Chess The Musical
|Date||8th April 2022|
|Society||Heanor Musical Theatre Company|
|Venue||Mansfield Palace Theatre|
|Type of Production||Musical|
|Director||Paul Andrew Young|
|Musical Director||Ben Ward|
Author: Joyce Handbury
Chess The Musical was written in 1984 by ABBA songwriters Benny Anderson and Björn Ulvaeus with lyrics Tim Rice. The story involves a politically driven, Cold War-era chess tournament between two grandmasters, one American and the other Russian, and their fight over an Hungarian refugee who manages one and falls in love with the other all happening within the glare of the media spotlight and political machinations.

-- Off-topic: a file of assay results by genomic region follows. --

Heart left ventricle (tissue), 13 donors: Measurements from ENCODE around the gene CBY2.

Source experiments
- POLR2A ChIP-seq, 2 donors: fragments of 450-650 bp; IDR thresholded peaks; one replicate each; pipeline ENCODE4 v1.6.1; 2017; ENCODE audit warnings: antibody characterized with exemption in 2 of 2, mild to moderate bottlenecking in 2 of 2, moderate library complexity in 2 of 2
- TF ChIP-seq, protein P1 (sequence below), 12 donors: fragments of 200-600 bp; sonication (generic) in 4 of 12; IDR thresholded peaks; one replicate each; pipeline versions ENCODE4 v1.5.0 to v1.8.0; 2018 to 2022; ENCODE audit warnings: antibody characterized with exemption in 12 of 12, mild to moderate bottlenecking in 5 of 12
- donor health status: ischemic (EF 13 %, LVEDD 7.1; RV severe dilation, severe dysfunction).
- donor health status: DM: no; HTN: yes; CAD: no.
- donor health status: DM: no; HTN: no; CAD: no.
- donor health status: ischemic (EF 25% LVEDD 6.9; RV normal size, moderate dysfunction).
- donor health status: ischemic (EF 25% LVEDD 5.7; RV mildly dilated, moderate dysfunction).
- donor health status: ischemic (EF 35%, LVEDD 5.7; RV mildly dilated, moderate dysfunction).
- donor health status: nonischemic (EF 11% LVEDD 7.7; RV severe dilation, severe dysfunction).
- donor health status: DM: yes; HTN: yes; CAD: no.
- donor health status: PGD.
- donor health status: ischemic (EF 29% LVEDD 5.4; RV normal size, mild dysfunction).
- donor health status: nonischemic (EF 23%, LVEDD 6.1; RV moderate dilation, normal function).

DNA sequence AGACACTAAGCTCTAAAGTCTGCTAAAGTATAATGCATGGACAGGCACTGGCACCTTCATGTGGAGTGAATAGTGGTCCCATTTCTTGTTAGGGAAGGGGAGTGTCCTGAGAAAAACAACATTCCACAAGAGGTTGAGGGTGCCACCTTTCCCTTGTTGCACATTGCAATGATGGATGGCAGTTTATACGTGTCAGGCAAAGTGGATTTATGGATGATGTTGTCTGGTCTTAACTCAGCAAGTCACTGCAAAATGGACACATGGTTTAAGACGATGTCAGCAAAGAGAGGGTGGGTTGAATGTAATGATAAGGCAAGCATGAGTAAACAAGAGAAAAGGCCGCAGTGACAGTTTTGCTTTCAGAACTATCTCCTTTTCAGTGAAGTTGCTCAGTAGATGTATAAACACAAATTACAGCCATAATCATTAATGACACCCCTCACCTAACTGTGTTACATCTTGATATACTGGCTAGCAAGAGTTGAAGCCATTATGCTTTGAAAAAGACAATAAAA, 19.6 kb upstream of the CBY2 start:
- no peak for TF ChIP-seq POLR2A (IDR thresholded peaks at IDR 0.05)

These two protagonists of the chess world were equally matched in their respective performances. Andy Quinn gave a stunning vocal portrayal as Frederick Trumper, the American chess master. He totally captured the brash and arrogant side of the character masterfully but seriously and so movingly delivered ‘Pity the Child’. Kyle Fearn gave an amazing portrayal as Anatoly Sergievsky. He was quite reserved initially, as befits the character, his drive and ambition overshadowing his underlying passion which comes to light on meeting and falling in love with Florence. He too has a fabulous singing voice and his rendition of ‘Anthem’ was just spine-tingling. A pivotal role is that of Florence Vassey, Frederick’s second and implied lover. Sarah Evans-Bolger’s interpretation of this very exacting role was spot on. She has great stage presence and she totally portrayed the many and a varied emotions exquisitely in her superb delivery of the many numbers she so effortlessly and wonderfully sang. Especially noteworthy was the singing of ‘I Know Him So well’ beautifully sung with Svetlana and ‘You and I‘ with Anatoly. Kheenan Jones gave a very convincing performance as Alexander Molokov the Russian agent and Anatoly’s second. His powerful singing together with his accent made him a definite force to be reckoned with. As The Arbiter, Jack Readyhoof commanded and controlled the event with great singing and enthusiasm and Ben Sherwin embodied the smooth and smarmy TV boss perfectly. The small but essential role of Svetlana Sergievsky was extremely glamorously and beautifully played and sung by Alana Moran. The rendition of the duet with Florence, as already mentioned, was captivating. The Company, Charlotte Swindells, Ben Riley, Chrissie Smyth, Roger Bode, Suzy Meeson, Brett Walker, Victoria Palmer and Joe Woffinden gave excellent support either by playing small cameo roles as well as being in the ensemble numbers which were harmoniously and effectively sung with accompanying choreography, where appropriate. The set of two scaffolding towers at either side of the stage was connected by a walkway and the back of the stage was enhanced by a large digital screen which innovatively conveyed proceedings of the actual chess game, various pertinent locations plus the images from the On Stage Camera, operated by Amy Taylor. It was just a shame that the height of the walkway somewhat obscured certain images and facts that were shown on the screen. An excellent lighting plot, good costumes and props, a nine piece orchestra together with an outstanding principal line-up and a fine supporting cast all added to produce a very worthy production. Congratulations to everyone involved and may I add my thanks to the warm welcome I received from Chairman, Lucy Young.